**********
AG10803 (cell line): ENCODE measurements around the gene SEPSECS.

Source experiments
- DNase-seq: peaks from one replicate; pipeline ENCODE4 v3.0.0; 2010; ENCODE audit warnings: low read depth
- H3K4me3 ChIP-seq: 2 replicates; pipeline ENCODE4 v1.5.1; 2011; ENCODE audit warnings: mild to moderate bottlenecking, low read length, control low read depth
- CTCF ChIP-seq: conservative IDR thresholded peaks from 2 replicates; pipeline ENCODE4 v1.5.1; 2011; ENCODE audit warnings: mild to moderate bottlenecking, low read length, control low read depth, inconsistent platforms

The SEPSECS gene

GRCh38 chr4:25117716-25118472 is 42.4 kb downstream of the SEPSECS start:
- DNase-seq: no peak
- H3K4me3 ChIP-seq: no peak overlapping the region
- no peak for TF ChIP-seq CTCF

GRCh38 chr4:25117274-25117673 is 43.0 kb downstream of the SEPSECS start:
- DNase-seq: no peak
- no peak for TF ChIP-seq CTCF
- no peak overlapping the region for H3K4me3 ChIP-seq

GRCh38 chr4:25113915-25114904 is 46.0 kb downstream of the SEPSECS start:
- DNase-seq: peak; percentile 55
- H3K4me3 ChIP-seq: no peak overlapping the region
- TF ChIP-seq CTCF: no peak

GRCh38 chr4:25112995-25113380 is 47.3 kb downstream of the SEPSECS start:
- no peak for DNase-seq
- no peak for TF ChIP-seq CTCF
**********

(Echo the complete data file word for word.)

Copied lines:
AG10803 (cell line): ENCODE measurements around the gene SEPSECS.

Source experiments
- DNase-seq: peaks from one replicate; pipeline ENCODE4 v3.0.0; 2010; ENCODE audit warnings: low read depth
- H3K4me3 ChIP-seq: 2 replicates; pipeline ENCODE4 v1.5.1; 2011; ENCODE audit warnings: mild to moderate bottlenecking, low read length, control low read depth
- CTCF ChIP-seq: conservative IDR thresholded peaks from 2 replicates; pipeline ENCODE4 v1.5.1; 2011; ENCODE audit warnings: mild to moderate bottlenecking, low read length, control low read depth, inconsistent platforms

The SEPSECS gene

GRCh38 chr4:25117716-25118472 is 42.4 kb downstream of the SEPSECS start:
- DNase-seq: no peak
- H3K4me3 ChIP-seq: no peak overlapping the region
- no peak for TF ChIP-seq CTCF

GRCh38 chr4:25117274-25117673 is 43.0 kb downstream of the SEPSECS start:
- DNase-seq: no peak
- no peak for TF ChIP-seq CTCF
- no peak overlapping the region for H3K4me3 ChIP-seq

GRCh38 chr4:25113915-25114904 is 46.0 kb downstream of the SEPSECS start:
- DNase-seq: peak; percentile 55
- H3K4me3 ChIP-seq: no peak overlapping the region
- TF ChIP-seq CTCF: no peak

GRCh38 chr4:25112995-25113380 is 47.3 kb downstream of the SEPSECS start:
- no peak for DNase-seq
- no peak for TF ChIP-seq CTCF